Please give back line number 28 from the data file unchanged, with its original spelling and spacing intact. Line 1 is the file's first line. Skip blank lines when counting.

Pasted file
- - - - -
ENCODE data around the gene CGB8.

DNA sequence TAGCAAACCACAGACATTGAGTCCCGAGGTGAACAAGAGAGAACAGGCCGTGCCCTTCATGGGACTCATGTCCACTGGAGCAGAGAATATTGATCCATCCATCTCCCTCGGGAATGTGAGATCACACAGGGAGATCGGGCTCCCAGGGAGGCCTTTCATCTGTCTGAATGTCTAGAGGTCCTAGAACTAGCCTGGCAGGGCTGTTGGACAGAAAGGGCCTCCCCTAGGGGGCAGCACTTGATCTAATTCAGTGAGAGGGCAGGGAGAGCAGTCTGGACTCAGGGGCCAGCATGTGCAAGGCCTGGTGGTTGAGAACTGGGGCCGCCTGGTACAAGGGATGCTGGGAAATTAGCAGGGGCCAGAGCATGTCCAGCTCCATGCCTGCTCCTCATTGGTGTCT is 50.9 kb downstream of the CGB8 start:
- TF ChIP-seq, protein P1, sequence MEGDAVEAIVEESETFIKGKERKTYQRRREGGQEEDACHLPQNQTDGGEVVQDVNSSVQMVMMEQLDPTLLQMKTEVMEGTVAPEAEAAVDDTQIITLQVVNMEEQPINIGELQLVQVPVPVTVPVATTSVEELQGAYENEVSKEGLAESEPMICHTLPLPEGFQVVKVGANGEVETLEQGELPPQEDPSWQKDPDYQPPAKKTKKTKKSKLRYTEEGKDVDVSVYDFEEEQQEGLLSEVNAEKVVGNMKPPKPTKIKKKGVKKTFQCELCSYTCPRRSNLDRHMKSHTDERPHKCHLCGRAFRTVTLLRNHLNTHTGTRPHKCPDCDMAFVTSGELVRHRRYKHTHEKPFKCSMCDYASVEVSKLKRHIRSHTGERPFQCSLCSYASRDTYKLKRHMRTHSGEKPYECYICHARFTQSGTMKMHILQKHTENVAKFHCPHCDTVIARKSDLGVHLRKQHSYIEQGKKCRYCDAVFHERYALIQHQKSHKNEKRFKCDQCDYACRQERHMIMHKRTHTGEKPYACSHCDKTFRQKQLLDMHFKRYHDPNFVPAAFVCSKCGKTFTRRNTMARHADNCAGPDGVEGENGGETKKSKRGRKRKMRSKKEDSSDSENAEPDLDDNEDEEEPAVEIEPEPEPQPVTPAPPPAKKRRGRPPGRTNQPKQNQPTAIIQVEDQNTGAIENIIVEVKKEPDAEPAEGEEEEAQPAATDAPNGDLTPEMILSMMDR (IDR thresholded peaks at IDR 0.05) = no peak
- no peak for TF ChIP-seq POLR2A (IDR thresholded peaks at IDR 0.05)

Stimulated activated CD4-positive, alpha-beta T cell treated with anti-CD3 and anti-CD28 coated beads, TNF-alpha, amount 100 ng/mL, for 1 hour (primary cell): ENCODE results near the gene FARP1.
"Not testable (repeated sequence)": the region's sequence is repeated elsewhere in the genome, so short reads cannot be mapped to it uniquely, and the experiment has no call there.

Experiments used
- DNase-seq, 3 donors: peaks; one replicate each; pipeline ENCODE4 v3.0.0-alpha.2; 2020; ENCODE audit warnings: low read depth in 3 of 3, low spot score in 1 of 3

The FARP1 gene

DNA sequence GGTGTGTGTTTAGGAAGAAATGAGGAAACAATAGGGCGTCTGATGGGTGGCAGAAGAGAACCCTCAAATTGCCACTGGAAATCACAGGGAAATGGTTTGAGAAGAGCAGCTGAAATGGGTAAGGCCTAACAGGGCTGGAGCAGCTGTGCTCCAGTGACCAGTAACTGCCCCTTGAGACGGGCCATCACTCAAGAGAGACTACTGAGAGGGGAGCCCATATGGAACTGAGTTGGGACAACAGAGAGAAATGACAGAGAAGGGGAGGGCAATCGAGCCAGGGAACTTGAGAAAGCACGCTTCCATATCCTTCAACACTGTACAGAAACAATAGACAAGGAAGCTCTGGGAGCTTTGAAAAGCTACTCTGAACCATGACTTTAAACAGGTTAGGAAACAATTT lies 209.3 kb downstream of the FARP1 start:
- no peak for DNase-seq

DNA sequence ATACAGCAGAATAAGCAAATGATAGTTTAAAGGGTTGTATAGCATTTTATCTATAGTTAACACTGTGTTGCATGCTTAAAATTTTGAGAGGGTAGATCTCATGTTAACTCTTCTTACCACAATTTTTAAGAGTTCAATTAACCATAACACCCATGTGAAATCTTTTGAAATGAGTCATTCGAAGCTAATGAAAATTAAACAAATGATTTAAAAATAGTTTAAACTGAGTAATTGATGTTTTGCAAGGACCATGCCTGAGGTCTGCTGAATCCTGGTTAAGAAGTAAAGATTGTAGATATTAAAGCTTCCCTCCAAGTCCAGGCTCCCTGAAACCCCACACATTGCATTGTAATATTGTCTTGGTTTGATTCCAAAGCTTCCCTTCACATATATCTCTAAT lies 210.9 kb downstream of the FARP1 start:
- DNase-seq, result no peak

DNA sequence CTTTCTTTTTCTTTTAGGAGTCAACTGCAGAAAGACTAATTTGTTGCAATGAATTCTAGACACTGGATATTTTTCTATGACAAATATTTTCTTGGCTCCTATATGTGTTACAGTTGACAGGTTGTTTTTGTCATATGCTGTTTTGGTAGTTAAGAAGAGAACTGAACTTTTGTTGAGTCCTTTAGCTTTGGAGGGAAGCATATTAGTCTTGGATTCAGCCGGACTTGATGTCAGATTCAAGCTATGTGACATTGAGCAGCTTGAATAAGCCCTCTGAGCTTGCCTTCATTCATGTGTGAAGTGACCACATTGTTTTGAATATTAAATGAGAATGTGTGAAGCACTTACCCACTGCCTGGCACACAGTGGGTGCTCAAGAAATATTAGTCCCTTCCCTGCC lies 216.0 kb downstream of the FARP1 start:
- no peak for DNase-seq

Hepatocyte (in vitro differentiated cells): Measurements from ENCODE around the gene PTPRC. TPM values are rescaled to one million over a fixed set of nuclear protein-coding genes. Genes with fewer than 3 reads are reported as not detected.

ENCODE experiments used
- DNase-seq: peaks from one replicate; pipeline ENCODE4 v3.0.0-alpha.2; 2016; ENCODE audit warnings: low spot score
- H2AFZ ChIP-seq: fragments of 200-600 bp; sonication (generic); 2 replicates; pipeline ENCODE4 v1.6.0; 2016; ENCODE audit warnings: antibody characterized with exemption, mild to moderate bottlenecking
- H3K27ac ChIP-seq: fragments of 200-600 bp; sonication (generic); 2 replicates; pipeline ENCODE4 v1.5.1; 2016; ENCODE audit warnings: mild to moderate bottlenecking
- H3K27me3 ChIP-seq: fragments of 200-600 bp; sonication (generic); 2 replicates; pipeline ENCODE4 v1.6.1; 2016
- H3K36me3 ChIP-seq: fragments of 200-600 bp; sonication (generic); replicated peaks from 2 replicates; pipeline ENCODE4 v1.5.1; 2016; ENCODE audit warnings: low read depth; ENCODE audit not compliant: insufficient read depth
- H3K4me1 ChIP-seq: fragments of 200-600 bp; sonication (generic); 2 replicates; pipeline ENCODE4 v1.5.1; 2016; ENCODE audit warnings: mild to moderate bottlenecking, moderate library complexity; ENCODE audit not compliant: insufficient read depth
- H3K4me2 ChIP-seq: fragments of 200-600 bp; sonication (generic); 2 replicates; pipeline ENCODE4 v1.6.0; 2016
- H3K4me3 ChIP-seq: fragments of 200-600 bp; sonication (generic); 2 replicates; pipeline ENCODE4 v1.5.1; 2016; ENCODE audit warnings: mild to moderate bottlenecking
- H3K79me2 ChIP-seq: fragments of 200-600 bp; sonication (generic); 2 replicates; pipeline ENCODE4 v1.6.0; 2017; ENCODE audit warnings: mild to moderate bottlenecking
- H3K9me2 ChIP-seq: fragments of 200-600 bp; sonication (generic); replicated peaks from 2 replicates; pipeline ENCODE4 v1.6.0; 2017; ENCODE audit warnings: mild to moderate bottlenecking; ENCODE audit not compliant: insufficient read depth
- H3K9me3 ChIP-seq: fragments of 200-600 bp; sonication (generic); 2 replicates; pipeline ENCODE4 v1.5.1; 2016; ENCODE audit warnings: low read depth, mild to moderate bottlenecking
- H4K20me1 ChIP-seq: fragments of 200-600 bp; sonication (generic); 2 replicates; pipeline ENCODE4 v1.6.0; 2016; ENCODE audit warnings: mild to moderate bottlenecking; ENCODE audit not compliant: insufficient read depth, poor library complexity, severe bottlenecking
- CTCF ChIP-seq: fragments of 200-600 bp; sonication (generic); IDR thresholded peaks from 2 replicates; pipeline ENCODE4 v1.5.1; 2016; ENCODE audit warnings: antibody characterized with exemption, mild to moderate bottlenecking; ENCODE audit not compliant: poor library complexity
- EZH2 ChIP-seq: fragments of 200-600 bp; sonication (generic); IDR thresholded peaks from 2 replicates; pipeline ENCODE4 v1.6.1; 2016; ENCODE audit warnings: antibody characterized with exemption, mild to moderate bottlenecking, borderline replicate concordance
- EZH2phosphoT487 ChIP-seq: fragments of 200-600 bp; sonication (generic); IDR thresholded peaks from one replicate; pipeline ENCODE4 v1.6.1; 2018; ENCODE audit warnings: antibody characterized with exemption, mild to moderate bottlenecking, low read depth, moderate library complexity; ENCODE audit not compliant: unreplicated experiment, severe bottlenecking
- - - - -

- H3K9me3 ChIP-seq: fragments of 200-600 bp; sonication (generic); 2 replicates; pipeline ENCODE4 v1.5.1; 2016; ENCODE audit warnings: low read depth, mild to moderate bottlenecking